In the Whitepaper that we published on June 22, we have about 96, very particular suggestions of policy and regulatory changes that we believe Taiwan should make. And we think a lot of those will be a part of any trade negotiation. But certainly, in terms of a BTA, Taiwan should start thinking about how it can meet some of those needs that American companies on the ground have seen. So probably some of them will be shared by our trade negotiators like USTR. Back in Washington, there are some problem areas that Taiwan should put a lot of attention to. And one of the most sensitive sectors in every country I’ve seen is the agricultural sector. Taiwan needs to be ready to make appropriate concessions. Two other signature areas are the Environment and Labor in any modern, high-standard trade agreement. Environment issues will not be so hard for Taiwan to position itself. Labor could be somewhat more concerning. We’ve heard critical reports from NGOs and third-party bodies that look at labor practices, particularly around fishing labor on deep ocean fleets. But also look at conditions of migrant labor onshore, such as collective bargaining, and the ability to unionize and exercise union rights. So that will be an area where Taiwan needs to step up. This is another positive agenda that I think Taiwan can put out there to make itself irresistible, not just meet a high standard, which Taiwan can do, but to actually show the other party, such as the United States that they can’t do without Taiwan.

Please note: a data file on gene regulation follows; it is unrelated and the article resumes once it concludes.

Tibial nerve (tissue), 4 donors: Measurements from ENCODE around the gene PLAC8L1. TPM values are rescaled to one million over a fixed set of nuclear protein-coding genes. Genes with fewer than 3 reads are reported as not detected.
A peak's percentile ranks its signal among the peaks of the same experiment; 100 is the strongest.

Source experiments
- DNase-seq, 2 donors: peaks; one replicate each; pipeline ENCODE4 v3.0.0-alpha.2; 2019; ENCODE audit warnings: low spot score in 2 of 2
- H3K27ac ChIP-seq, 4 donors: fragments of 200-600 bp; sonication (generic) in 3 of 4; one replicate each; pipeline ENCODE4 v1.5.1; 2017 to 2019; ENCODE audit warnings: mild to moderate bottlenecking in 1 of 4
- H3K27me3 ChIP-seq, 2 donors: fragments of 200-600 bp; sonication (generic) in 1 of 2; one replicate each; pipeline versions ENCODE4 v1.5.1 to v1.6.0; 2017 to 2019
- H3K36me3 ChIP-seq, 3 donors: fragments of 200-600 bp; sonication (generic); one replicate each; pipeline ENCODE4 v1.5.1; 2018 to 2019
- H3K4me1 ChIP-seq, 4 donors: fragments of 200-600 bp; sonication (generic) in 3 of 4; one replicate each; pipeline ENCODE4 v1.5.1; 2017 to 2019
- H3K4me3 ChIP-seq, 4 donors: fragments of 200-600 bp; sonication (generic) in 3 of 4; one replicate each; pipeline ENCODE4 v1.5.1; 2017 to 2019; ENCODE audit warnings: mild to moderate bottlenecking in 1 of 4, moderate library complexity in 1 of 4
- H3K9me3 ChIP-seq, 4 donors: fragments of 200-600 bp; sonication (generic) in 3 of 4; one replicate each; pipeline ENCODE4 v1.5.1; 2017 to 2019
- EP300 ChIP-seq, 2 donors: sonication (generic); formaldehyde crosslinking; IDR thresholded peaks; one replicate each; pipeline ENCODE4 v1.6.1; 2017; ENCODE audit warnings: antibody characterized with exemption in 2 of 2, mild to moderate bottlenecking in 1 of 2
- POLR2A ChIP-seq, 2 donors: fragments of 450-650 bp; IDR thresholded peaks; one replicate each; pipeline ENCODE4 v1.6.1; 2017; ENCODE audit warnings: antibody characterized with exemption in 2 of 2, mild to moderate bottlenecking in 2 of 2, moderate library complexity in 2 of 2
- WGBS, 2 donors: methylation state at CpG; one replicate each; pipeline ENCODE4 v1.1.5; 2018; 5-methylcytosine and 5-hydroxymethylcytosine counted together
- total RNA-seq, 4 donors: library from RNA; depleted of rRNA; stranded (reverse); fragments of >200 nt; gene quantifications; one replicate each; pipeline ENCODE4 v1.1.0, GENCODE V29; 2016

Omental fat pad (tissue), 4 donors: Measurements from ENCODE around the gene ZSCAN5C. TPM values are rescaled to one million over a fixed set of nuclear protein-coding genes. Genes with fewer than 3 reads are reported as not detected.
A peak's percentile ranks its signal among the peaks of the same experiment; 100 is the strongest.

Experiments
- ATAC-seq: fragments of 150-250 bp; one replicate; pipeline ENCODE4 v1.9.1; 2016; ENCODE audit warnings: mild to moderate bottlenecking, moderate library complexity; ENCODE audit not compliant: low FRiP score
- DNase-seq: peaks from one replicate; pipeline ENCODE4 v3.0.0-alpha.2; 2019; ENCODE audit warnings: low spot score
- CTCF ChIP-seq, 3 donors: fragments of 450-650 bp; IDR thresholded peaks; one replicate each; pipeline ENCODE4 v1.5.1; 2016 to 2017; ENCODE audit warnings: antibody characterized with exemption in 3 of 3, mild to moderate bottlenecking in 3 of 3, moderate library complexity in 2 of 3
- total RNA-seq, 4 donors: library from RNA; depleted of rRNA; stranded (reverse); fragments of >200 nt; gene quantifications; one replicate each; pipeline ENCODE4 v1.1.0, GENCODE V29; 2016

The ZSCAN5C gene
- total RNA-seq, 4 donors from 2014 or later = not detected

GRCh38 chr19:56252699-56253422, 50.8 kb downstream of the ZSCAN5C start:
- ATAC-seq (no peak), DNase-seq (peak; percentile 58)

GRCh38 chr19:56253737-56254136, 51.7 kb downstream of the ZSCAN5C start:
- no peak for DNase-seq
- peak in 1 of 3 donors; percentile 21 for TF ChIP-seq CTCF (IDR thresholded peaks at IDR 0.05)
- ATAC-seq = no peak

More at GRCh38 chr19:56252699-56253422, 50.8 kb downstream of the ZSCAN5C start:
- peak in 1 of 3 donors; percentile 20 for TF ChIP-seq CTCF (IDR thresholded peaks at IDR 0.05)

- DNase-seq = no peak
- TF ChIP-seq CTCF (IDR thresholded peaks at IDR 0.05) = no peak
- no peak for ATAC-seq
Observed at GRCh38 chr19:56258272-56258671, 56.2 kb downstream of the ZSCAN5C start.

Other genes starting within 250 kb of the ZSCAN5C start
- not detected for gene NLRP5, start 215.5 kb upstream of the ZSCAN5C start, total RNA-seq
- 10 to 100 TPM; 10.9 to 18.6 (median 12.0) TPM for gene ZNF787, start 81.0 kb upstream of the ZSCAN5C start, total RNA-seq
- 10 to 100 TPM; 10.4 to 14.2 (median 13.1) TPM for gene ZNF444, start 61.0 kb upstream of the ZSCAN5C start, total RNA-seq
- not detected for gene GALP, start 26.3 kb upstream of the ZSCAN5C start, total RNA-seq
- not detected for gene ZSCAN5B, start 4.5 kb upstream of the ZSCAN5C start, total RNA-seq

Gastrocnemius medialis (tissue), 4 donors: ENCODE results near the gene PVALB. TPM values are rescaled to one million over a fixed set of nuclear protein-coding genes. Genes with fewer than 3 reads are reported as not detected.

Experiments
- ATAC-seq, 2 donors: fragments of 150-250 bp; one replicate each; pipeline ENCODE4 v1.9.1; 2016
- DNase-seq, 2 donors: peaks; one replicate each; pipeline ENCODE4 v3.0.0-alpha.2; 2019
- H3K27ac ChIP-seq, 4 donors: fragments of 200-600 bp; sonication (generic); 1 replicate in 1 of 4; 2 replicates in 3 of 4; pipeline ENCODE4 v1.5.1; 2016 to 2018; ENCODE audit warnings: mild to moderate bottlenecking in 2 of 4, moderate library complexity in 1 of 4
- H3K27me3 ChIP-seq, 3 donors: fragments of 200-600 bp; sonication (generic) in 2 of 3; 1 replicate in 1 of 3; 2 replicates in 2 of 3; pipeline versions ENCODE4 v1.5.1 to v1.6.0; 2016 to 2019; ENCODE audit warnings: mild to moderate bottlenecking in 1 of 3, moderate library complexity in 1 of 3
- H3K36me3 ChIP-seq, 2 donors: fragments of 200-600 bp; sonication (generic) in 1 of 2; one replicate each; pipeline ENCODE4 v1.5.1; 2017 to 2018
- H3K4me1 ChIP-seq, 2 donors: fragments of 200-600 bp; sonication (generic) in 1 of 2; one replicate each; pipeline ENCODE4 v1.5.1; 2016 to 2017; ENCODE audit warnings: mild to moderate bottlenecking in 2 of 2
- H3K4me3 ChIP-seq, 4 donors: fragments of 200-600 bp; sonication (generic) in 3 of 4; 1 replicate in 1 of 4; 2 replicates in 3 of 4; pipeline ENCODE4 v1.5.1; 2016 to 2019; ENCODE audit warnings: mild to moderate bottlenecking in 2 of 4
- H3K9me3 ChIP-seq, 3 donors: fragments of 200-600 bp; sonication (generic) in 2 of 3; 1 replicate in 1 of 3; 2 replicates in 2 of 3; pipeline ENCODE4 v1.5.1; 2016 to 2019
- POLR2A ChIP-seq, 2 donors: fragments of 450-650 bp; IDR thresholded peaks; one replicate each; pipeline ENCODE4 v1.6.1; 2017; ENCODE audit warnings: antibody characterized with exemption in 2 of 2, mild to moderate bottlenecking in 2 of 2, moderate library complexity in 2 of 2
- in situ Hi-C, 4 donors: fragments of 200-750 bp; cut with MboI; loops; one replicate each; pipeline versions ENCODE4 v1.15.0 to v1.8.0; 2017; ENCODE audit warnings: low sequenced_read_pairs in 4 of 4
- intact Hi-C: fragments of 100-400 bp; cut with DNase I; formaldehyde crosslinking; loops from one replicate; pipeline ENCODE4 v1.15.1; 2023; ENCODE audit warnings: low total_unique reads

One is an area of digital trade, where there’s not just for the United States but a global need to write the rules for what is the most dynamic area of our economies. Privacy on cross-border data flows related to this space, cybersecurity controls, ethical rules around the application of artificial intelligence and all of these wonderful new tools from Big Data to the Internet of Things. So why is Taiwan so important? Because it’s technically savvy. It’s certainly committed to this area, as shown by standing up a ministry of digital affairs under a brilliant minister in Audrey Tang. It has proven its resilience and strength in the face of great threats of disinformation of cyber-attacks, like no other place on earth. So I think Taiwan comes from a position of credibility, a position of strength, and the US has comparable strengths that they can bring to the table. So it’s a win-win. Taiwan should tell the world that it’s ready to move into the 21st century with digital trade. And then the second area is technology management or technology control. So, the whole basket of issues about two-way investment screening about export controls even tighter physical and cyber security controls of our intellectual property law are involved here. And again, I think Taiwan is in a good position. partly out of necessity, it’s been the target in some cases, the victim of so many of those pressures for so long. Taiwan’s got some very good solutions or counter-measures.
It’s also holding a lot of wonderful IP, that’s so important to the ecosystem. In a complementary, holistic semiconductor puzzle, Taiwan holds many of the key pieces, and it’s a natural partner for a cutting-edge agreement. So that might take the shape of a chapter in this BTA, a comprehensive investment agreement. So, in sum, I would say, Taiwan’s leadership should: commit resources, engage the private sector, and address emerging challenges around technology trade and investment, be ready to evolve on agricultural, environmental, and labor issues.
The US-Taiwan Bilateral Trade Agreement Coalition welcomes this call to action by our Coalition member.